Light rains lash Delhi-NCR, provide temporary respite from air pollution

Clay Curtis
November 16, 2020

In a special report, the Central Pollution Control Board said that nearly all pollutants reported higher values on Diwali day this year as compared to 2019. PM10 levels below 100 g/m3 are considered safe in India.

Cities in the states of Punjab, Uttar Pradesh, Haryana, Bihar and New Delhi - which have already been suffering from some of the worst air in the world - saw even higher levels of pollution than on the morning after Diwali previous year, government data analyzed by Reuters showed. However, it had said that even a small increase in local additional emissions is likely to have "a significant deterioration impact on Sunday and Monday".

The neighbouring cities of Faridabad (323), Ghaziabad (412), Noida (362), Greater Noida (350), and Gurgaon (338), which fall in the National Capital Region (NCR), also recorded their AQI in the "very poor" and severe categories.

It was 331 microgram per cubic metre (µg/m3) in Delhi-NCR at 10 pm, above the emergency threshold of 300 µg/m3. The 24-hour average AQI was 339 on Friday and 314 on Thursday.

Delhi recorded a 24-hour average AQI of 337 on Diwali previous year (October 27), and 368 and 400 the next day.

This rain will act as a medicine for those cities of North India, including Delhi NCR, where the air pollution is at the Very Poor category.

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NGT Chairperson Justice Adarsh Kumar Goel while heading a bench ruled that this order will apply to all cities and towns where the average ambient air quality during the Diwali period was in "poor" or above categories. It deteriorated to 390 the next day and remained in the "severe" category on three consecutive days thereafter.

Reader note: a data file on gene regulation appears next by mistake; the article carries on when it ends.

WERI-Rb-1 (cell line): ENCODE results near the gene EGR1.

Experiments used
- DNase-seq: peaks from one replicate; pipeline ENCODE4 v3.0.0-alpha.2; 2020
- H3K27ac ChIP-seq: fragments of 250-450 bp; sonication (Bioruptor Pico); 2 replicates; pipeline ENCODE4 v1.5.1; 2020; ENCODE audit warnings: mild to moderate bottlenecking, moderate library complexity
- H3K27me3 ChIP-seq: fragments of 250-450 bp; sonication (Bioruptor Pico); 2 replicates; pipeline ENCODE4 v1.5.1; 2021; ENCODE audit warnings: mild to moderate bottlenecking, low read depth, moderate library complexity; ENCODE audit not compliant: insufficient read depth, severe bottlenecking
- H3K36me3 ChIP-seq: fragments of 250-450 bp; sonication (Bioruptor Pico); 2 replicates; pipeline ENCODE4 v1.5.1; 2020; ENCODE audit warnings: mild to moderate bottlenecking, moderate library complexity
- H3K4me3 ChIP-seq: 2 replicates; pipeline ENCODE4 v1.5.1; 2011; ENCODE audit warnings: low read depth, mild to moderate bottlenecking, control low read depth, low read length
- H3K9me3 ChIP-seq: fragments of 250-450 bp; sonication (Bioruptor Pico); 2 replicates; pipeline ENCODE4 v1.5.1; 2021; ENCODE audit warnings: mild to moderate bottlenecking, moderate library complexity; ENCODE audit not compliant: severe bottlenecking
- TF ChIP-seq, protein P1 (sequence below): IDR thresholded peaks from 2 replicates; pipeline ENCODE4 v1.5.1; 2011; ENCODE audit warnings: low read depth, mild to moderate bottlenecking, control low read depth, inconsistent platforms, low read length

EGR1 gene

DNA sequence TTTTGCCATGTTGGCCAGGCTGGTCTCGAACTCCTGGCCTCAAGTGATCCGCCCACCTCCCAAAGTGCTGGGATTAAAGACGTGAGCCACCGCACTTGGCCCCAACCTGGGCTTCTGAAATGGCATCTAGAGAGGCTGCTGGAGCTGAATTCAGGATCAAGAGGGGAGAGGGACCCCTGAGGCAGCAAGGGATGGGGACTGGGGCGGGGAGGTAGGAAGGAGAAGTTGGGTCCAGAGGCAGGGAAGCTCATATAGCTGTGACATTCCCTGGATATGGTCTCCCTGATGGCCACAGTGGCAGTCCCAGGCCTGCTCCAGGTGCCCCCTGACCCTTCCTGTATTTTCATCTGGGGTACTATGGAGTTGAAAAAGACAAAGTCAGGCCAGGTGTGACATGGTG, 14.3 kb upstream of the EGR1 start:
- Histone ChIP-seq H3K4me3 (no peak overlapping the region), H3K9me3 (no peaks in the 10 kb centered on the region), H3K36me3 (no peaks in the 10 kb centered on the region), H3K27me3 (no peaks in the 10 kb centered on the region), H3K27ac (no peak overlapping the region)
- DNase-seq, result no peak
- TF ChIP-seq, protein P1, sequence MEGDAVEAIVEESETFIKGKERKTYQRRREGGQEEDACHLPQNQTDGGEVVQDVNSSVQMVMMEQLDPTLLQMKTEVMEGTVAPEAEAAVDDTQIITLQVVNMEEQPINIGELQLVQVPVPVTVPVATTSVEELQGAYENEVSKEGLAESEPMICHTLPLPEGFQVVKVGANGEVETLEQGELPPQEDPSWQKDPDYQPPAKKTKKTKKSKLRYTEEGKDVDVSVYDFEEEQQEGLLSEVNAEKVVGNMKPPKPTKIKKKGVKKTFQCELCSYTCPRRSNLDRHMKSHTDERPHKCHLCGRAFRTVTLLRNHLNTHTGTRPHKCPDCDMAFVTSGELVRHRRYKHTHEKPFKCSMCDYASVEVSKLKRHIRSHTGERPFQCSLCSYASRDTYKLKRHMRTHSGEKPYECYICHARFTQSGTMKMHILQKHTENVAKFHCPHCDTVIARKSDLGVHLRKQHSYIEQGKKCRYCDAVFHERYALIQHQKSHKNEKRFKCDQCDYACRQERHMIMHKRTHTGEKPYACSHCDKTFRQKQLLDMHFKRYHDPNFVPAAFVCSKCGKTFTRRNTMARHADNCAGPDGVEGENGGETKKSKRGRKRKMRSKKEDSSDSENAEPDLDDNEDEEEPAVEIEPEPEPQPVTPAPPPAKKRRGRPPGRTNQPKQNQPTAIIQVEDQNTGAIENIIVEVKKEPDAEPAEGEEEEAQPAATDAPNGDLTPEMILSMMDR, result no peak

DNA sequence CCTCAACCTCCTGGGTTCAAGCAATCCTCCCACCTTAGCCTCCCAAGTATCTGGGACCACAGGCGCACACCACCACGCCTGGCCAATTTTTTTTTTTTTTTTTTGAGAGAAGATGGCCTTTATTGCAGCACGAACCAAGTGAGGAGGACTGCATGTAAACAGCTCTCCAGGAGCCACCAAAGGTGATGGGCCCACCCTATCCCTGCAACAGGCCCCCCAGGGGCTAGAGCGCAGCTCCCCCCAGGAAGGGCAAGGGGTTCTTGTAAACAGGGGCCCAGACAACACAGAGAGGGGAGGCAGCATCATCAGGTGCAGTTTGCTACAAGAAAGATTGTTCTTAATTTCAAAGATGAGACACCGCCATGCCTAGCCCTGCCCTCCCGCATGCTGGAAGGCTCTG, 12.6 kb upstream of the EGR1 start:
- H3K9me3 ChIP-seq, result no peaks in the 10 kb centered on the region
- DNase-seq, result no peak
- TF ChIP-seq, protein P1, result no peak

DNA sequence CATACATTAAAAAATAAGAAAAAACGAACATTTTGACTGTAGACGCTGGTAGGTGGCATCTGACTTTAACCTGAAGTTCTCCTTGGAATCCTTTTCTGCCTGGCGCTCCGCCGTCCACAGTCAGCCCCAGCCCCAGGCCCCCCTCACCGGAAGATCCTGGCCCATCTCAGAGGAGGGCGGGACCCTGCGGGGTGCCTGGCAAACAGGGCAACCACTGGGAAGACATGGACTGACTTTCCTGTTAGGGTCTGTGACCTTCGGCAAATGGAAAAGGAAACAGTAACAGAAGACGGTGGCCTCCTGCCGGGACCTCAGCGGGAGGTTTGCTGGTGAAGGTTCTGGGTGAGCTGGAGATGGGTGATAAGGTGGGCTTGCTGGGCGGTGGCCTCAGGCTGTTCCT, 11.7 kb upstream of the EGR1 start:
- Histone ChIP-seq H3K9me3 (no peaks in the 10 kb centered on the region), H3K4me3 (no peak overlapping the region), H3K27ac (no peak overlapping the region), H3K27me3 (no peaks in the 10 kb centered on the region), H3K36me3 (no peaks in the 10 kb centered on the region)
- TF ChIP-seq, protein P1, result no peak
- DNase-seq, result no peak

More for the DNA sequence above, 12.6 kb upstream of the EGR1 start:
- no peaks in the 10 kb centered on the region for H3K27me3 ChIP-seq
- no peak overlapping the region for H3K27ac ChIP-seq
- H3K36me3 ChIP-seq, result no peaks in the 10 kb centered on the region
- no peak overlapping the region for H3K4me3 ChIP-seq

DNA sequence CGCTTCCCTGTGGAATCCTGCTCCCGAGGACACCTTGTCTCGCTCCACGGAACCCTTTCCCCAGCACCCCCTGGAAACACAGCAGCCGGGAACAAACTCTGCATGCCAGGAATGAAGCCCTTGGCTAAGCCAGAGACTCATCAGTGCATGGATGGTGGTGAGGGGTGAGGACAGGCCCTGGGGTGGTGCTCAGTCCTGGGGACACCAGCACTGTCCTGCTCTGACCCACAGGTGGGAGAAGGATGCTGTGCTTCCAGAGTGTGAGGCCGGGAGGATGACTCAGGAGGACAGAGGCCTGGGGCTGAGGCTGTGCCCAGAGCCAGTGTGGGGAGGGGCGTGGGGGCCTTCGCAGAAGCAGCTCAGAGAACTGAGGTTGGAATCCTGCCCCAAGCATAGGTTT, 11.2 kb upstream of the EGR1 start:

The areas around ITO were seen covered in heavy smog and the Air Quality Index (AQI) stood at 461 here, according to the Delhi Pollution Control Committee (DPCC) data.

Kuldeep Srivastava, the head of the India Meteorological Department, said the wind speed will be favourable for dispersion of pollutants on Monday as well. Based on the current weather scenario, we can say that strong wind will not move during the coming 48 to 72 hours, but the possibility of rain during the next 24 hours will clear this pollution to some extent, improving the Air Quality Index.

Head of IMD's environment research centre VK Soni said calm winds, smoke from farm fires and firecrackers emissions may worsen the air quality and push it to the "severe" zone on Diwali night.

"There will be a significant improvement in air quality by November 16", Soni added. The Delhi government and the National Green Tribunal (NGT) had imposed a total ban on the use of firecrackers till November 30 in wake of the rising pollution.

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